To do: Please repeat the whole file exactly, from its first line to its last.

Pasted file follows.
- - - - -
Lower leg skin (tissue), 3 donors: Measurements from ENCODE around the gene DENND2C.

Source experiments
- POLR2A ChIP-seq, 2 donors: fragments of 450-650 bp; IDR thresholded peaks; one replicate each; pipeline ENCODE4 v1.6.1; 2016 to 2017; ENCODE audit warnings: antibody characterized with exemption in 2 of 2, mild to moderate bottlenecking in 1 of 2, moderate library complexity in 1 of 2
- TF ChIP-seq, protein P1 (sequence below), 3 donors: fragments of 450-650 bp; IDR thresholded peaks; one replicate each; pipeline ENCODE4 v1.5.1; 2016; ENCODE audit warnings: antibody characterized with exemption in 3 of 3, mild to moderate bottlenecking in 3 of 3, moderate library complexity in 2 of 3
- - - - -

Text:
Lower leg skin (tissue), 3 donors: Measurements from ENCODE around the gene DENND2C.

Source experiments
- POLR2A ChIP-seq, 2 donors: fragments of 450-650 bp; IDR thresholded peaks; one replicate each; pipeline ENCODE4 v1.6.1; 2016 to 2017; ENCODE audit warnings: antibody characterized with exemption in 2 of 2, mild to moderate bottlenecking in 1 of 2, moderate library complexity in 1 of 2
- TF ChIP-seq, protein P1 (sequence below), 3 donors: fragments of 450-650 bp; IDR thresholded peaks; one replicate each; pipeline ENCODE4 v1.5.1; 2016; ENCODE audit warnings: antibody characterized with exemption in 3 of 3, mild to moderate bottlenecking in 3 of 3, moderate library complexity in 2 of 3